Methamphetamine, a derivative of amphetamine, is a powerful stimulant that affects the central nervous system. It releases high levels of the neurotransmitter dopamine, which stimulates brain cells, enhancing mood and body movement. It also appears to have a neurotoxic effect, damaging brain cells that contain dopamine and serotonin, another neurotransmitter.
Methamphetamine can be easily made with relatively inexpensive over-the-counter ingredients, and the street version of the drug is the product of many clandestine laboratories. These factors combine to make methamphetamine a drug with high potential for widespread abuse. It is also an increasingly popular drug at raves (all-night dancing parties) and often is one of the drugs of choice at some clubs and concerts.
Methamphetamine is typically a white, odorless, bitter-tasting crystalline powder that resembles granulated crystals. An intense rush is felt, almost instantaneously, when a user smokes or injects methamphetamine. Snorting affects the user in approximately five minutes, whereas oral ingestion takes about 20 minutes for the user to feel the effects. Often chronic users may go several days without sleep, followed by days of extended deep sleep known as a “crash.”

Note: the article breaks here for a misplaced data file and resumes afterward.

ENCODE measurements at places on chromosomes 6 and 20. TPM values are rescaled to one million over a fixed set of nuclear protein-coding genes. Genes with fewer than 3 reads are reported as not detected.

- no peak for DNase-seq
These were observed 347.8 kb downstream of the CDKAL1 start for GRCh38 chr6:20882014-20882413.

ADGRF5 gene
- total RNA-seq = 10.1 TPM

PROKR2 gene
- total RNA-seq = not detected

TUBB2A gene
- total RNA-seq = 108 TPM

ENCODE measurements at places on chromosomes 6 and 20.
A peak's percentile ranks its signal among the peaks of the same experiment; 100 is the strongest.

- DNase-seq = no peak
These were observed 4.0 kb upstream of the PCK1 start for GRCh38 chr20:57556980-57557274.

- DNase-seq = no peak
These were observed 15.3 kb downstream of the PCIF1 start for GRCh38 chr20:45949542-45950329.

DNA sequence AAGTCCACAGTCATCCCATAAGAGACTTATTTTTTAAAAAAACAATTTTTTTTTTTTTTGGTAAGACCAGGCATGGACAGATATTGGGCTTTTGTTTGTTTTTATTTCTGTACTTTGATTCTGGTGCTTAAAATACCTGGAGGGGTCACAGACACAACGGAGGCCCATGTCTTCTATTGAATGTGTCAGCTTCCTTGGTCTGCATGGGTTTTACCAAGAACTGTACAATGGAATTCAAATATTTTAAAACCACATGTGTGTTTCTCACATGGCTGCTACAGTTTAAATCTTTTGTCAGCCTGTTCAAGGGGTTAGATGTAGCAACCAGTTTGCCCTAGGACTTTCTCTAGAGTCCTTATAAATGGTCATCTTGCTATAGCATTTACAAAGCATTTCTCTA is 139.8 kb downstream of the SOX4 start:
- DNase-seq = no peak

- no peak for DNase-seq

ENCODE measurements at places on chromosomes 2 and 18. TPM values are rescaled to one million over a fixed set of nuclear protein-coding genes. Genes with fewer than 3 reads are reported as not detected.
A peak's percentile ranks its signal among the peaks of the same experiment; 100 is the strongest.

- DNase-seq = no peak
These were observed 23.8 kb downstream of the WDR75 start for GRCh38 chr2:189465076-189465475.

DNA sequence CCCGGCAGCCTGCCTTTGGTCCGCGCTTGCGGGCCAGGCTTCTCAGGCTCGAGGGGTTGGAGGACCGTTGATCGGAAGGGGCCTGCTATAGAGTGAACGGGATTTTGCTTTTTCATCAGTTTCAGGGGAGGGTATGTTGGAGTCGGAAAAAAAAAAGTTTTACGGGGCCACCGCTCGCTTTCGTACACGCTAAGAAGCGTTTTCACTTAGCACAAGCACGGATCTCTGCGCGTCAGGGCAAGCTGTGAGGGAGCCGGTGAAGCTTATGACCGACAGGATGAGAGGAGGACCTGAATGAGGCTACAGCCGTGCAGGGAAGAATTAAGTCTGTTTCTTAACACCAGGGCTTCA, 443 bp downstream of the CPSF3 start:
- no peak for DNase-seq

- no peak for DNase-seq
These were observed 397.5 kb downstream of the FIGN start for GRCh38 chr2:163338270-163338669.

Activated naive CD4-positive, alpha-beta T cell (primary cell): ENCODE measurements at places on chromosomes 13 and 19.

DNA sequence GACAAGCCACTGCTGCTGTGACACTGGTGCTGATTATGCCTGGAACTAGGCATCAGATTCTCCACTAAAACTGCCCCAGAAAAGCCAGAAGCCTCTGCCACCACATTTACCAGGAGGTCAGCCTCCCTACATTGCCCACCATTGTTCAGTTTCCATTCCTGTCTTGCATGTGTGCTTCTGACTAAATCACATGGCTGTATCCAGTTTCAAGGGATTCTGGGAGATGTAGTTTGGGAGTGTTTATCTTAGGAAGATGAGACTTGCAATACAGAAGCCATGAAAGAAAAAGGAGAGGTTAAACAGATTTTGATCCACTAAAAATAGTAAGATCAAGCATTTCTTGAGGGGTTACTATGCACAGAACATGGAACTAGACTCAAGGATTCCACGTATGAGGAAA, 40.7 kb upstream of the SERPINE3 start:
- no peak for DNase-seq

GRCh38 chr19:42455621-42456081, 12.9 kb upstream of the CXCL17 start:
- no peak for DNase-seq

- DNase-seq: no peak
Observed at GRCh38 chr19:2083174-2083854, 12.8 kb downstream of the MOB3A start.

Chronic use of methamphetamine can result in a tolerance for the drug. Consequently, users may try to intensify the desired effects by taking higher doses of the drug, taking it more frequently or changing their method of ingestion.